JS: Let’s turn to the data visualization part itself. It’s an honestly fascinating collection. A lot of people have written about it, not in a book form, but several blogs. I am curious about your thoughts about the visualization type. A lot of these images in the book are not standard graphs, they are not the sort of things that we think about, they are not bar charts and simple maps and line charts you’ve got. Instead the cover is a circular or radial bar chart. I will put the picture on the side but most people will be familiar with this [inaudible 00:14:00] instead of the bars being strictly horizontal or vertical, they wrap around a circle. And today a lot of people in the data visualization field will say, “Well, that’s not a great chart type because it’s hard to clearly see the patterns,” and there’s lots of other maybe one where you call them innovative graphic types. And I am curious about your thoughts on how these visualizations I guess were built initially, how they are different and maybe better than standard chart types or maybe not, and what Du Bois may have known at the time while he was creating these in terms of other work by Playfair and maybe some others that were thinking about how to visually communicate data. Maybe I will start with Silas on that since we were talking about that before we started recording about your thoughts on where he came from and where you think he was going with these.
SM: Yeah, I think, there are a number of factors that contributed to the uniqueness of these diagrams. I think one of the factors is what Britt had already mentioned that these were created as a collaboration between Du Bois and his students and actually our research found that there was one sociology alumni of Du Bois’s, William Andrew Rogers who was probably the point person for actually drawing and gouacheing and coloring and actually making the diagrams with other students in the program at Atlanta University. These were a group of really bright and [inaudible 00:15:37] sociologists but not trained as designers; though Du Bois was very well read and well-traveled, had already been to Europe before, he would be quite familiar with previous case studies of other statisticians or researchers who were making visual form, like you mentioned, William Playfair, the Scottish statistician who created the pie chart; he would likely be familiar with Florence Nightingale’s work and her Rose Diagram and someone who was using graphic form to tell a story and enact social change with her campaign for healthcare in England especially for soldiers. They were looking at other forms of data visualization but also the schedule was super compressed; Calloway and the other collaborators including Booker T. Washington and Du Bois and his students only had a few months to generate all this work. I think part of some of this innovation, when you look at that one spiral chart, was like how can we get all this data and express it in a short period of time. I think that hacking of bar chart into spiral was also about how does it fit into this 22-by-28-inch frame of the diagrams. And one of the things I would add to what Britt was saying, these were designed to be displayed in a very interactive way, so they were hanging on these wingback frames that the viewers would get a chance to turn and page through as an early experience design. I think the combination of novice training in visual making and also just interest and exploring and experimenting required them to do nonstandard forms of diagrams.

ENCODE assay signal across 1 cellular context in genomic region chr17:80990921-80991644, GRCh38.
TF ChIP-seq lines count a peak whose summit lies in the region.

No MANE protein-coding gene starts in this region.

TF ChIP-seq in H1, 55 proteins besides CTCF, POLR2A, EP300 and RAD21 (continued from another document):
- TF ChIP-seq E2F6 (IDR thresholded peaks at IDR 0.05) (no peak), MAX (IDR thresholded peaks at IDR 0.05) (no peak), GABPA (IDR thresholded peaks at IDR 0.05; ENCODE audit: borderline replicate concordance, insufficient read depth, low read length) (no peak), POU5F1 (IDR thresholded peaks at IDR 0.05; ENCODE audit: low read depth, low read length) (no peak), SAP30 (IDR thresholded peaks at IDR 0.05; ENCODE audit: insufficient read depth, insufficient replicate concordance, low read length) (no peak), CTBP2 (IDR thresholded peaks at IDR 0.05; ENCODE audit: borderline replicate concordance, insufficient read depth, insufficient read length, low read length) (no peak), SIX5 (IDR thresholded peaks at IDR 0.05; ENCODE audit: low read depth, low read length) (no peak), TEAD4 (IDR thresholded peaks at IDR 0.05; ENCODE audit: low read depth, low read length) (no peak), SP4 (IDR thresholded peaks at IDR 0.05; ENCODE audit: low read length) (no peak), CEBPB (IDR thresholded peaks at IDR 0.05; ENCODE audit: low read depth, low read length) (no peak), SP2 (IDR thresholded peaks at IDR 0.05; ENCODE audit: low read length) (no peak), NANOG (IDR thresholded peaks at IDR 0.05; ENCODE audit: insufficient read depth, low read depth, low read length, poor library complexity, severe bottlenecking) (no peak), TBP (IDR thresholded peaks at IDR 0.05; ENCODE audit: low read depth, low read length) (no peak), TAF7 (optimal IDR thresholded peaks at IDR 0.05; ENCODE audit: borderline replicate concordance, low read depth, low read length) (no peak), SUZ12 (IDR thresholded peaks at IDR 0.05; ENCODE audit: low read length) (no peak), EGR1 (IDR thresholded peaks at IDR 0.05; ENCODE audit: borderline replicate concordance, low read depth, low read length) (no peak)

JS: The fact that Du Bois and his team were able to see some of the work that was going on but they weren’t inherently – or trained as graphic designers even if there was graphic designing training at the time or necessarily mathematical people, do you think that freed them up to be more innovative in the graphs that they created?
SM: I think so. I think that they had a time crunch. I think that they were creative and generous and they were looking at certain case studies but knowing that this would be a global audience I think they just had that combination of – and this happens I think with the best design projects is when you are under the gun of a deadline and they had an excellent set of datasets. And you can actually even see as you look at the plates, oftentimes they were – you can see their pencil work underneath the gouache where they were making attempts at things, and in addition to the 63 final diagrams there are also a series of charts showing their data and also lettering sketches and in progress attempts on the backs of some of these prints.